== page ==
Upgrade is a movie about a man who looks like Tom Hardy who becomes incredibly violent and skilled at fighting thanks to a symbiotic add-on embedded inside him. He can talk out loud to the implant’s voice, and he’s the only one who can hear it. With its help, the Tom Hardy-type is able to easily defeat a bevy of anonymous alley thugs and their ilk, though he’s plagued with the suspicion that the implant may not be entirely moral.
In the film, written and directed by Saw co-creator Leigh Whannell, the Tom Hardy-type is Logan Marshall-Green. In the upcoming movie Venom, which shares an almost identical plot, the Tom Hardy-type is Tom Hardy.
It’s unfair to criticize Upgrade for sharing a similar logline to another upcoming movie with a similar-looking star — that can be chalked up to poor timing or unlucky casting. And so, instead, let’s criticize Upgrade for also sharing a logline with about a dozen other movies and television shows.
An average man is implanted with enhanced physical abilities (possibly after paralysis or a near-death experience):
The Tuxedo, starring Jackie Chan
The Six Million Dollar Man
An average man becomes a vigilante after the violent death of his wife:
Death Wish (original and remake)
Marvel’s The Punisher
Interested in a movie that’s currently in theaters?
Might I point you to Deadpool 2, which — spoiler alert — follows a suicidal man with enhanced fighting abilities trying to get revenge after the death of his wife.
That’s not to say a movie is necessarily bad for treading on well-worn territory, but Upgrade does little else. There was probably, in one draft, a theme or central idea that this movie was attempting to convey, but the thesis must have long ago been lost to the tsunami of clunky dialogue (the characters repeatedly refer to each other as “husband” and “wife,” so the audience understands they are, in fact, husband and wife) and a generic-futuristic aesthetic.
Discussing plot holes feels like a bit of a waste of space: You know exactly what you’re getting with this movie. What does it matter, say, if Grey (Marshall-Green) is delivered case files from the police offer tasked with solving his ex-wife’s murder, as if civilians are routinely enlisted in detective work? Does it matter that the same police officer can identify Grey via the city’s ubiquitous drone cameras outside a suspect’s house but somehow not see him stand up from his wheelchair and walk, which he does on the street in plain view? Will the average viewer roll their eyes at the fact that neither the police nor Grey notice that the thugs who shot him weren’t using conventional guns, but weapons implanted in their arms? Does it matter that Grey doesn’t think to report this incredibly relevant information to the police?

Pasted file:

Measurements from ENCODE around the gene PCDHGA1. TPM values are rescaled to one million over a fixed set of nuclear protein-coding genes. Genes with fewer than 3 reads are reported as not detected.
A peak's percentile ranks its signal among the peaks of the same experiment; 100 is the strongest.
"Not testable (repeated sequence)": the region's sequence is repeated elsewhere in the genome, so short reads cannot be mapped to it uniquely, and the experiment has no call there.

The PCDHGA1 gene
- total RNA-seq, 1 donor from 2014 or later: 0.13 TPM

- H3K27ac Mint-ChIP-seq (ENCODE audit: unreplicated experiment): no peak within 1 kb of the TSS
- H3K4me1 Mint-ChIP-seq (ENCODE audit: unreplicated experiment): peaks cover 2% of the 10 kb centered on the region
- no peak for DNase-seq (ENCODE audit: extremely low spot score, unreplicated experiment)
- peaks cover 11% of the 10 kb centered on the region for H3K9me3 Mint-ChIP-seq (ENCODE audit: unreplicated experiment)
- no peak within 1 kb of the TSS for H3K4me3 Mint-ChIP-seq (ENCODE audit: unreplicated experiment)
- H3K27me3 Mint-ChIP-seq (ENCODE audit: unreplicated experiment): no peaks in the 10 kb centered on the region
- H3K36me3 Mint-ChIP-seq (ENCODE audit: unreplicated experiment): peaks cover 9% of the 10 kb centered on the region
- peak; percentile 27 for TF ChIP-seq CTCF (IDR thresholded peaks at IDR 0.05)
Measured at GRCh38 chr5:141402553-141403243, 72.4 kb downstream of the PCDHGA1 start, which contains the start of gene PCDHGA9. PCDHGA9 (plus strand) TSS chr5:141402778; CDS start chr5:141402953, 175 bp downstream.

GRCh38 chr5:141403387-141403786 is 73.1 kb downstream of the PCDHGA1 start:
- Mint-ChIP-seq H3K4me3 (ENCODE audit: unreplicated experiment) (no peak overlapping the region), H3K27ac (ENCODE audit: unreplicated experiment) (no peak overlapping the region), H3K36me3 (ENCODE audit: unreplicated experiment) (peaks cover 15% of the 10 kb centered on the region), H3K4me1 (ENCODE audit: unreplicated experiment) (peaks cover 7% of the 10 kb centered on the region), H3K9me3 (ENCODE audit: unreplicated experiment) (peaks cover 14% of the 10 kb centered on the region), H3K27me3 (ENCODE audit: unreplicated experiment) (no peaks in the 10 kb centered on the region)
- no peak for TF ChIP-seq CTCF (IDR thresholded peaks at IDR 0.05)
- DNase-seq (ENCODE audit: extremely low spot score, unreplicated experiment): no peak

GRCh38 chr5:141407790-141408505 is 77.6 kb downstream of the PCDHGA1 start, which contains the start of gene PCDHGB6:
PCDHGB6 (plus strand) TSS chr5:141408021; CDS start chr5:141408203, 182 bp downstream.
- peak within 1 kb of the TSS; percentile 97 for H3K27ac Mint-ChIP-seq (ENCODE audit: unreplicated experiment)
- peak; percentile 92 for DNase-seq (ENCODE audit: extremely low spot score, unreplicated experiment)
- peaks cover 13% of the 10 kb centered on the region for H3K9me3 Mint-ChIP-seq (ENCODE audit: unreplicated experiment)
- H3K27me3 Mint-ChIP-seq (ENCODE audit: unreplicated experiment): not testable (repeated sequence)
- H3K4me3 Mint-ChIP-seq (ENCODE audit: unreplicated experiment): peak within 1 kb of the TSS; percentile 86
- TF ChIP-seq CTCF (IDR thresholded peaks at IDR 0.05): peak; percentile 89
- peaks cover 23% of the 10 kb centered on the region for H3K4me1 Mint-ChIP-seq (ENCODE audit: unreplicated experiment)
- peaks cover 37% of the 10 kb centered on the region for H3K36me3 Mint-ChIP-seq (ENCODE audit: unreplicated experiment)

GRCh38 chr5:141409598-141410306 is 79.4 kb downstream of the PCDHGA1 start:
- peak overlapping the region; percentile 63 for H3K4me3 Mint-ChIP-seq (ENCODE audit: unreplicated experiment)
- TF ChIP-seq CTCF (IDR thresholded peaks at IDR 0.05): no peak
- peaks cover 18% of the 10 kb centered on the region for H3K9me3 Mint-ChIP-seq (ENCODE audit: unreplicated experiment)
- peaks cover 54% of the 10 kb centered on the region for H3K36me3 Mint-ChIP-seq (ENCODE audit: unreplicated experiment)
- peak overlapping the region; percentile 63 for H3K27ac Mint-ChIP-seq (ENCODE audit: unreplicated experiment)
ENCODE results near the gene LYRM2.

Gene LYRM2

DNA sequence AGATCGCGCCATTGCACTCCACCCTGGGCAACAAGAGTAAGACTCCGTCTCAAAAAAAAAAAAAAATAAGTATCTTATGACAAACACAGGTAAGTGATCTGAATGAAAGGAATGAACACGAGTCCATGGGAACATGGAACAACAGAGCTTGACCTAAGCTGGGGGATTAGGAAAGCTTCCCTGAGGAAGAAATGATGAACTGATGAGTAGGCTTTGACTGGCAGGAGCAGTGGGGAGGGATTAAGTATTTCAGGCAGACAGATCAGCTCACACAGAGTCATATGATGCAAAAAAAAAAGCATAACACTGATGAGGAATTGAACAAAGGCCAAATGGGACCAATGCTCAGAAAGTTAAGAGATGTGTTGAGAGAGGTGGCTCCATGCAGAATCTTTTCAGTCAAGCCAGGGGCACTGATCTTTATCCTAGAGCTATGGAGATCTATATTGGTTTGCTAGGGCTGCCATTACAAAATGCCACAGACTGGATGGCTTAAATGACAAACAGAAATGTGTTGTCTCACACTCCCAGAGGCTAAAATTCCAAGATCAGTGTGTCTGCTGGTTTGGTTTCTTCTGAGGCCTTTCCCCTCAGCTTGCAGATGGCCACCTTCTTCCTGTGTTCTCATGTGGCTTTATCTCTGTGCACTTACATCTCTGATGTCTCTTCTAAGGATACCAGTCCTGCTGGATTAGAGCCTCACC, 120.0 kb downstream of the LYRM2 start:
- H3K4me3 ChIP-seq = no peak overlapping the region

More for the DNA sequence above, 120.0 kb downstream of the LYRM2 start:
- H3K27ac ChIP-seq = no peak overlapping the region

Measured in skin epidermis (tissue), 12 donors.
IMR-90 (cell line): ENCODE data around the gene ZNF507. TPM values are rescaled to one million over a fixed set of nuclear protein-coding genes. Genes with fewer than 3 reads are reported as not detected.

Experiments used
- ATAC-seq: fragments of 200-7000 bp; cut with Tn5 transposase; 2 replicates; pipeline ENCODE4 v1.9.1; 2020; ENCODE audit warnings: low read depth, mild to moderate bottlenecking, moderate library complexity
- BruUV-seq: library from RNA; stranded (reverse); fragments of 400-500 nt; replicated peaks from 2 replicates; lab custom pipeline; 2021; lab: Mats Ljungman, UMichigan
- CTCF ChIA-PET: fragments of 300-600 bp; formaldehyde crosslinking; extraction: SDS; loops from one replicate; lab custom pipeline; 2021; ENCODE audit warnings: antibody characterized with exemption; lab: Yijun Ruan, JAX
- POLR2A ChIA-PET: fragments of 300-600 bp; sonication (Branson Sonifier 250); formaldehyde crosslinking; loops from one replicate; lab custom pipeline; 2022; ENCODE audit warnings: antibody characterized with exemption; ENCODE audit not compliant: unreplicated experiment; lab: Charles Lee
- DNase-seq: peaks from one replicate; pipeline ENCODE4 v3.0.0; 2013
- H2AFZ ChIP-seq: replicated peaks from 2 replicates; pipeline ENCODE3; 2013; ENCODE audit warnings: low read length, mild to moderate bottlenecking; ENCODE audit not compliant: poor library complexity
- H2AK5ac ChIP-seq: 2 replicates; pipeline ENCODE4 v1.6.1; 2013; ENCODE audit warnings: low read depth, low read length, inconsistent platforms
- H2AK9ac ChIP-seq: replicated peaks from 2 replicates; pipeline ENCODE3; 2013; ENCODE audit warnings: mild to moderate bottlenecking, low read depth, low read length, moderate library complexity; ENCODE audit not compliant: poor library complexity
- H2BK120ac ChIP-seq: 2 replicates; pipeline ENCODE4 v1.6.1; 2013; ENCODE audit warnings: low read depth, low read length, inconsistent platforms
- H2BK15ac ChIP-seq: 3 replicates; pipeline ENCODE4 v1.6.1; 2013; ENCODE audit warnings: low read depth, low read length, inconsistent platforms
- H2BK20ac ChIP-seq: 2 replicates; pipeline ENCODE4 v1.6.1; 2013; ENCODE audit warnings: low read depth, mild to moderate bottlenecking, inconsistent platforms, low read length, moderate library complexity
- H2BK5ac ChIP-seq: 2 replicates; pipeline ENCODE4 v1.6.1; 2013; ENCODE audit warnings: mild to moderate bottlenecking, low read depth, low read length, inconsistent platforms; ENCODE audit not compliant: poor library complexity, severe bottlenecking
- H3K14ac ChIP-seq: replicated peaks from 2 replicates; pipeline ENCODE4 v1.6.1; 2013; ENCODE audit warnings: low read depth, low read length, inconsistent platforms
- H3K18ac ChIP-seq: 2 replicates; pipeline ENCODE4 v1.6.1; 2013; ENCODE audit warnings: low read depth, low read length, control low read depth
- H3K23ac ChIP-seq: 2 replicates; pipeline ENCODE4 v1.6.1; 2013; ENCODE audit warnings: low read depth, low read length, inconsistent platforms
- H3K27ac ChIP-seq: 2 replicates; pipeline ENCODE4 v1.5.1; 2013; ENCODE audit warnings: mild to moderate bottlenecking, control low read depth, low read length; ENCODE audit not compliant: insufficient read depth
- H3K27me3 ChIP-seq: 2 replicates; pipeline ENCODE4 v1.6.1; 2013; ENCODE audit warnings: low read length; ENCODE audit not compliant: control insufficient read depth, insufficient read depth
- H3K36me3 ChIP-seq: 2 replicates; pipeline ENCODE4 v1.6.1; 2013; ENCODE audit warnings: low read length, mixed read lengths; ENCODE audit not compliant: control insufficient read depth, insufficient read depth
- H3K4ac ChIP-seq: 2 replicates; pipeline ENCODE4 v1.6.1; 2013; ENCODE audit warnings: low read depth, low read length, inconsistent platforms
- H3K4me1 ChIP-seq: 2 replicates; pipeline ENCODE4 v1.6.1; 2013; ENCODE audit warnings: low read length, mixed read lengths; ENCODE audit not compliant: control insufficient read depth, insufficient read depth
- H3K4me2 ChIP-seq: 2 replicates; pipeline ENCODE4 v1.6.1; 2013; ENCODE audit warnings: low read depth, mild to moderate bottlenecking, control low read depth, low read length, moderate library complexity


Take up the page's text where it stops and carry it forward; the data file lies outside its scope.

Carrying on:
No. Of course it doesn’t.
The fight scenes in which the symbiote — sorry, I mean, in which the STEM chip — takes over Grey’s motor functions are well shot and fun, but in addition to action sequences, we also get about three moments of explicit gore (all of which are shown in the trailer) that serve no purpose but to make the audience wince in a movie that otherwise presents itself as a sci-fi thriller. (Perhaps it was force of habit on Whannell’s part after working on so many Saw movies.)
That tonal whiplash is perhaps best embodied in a scene in which a villain — a fellow “upgraded” human like our hero — enters an off-the-grid biker bar and kills the bartender by sneezing at him, with tiny knives in his mucous particles. This is not played for laughs.
Upgrade ends with a twist so obvious that the only way you’ll be surprised is if you’ve suffered your own recent chip implant that has wiped your memory of every movie you’ve ever seen.
As a movie, it’s the cinematic equivalent of paint-by-numbers: competent, attractive even, but take a single step closer and the lines peek through. There’s no need to pay money to go see Upgrade: If you select it on a plane and sleep through 60% of it, you’ve seen it in its entirety.